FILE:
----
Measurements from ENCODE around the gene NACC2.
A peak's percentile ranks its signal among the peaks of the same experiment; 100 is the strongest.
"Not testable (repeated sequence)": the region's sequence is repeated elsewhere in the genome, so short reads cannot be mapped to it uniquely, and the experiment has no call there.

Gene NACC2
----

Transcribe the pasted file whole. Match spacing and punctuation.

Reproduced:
Measurements from ENCODE around the gene NACC2.
A peak's percentile ranks its signal among the peaks of the same experiment; 100 is the strongest.
"Not testable (repeated sequence)": the region's sequence is repeated elsewhere in the genome, so short reads cannot be mapped to it uniquely, and the experiment has no call there.

Gene NACC2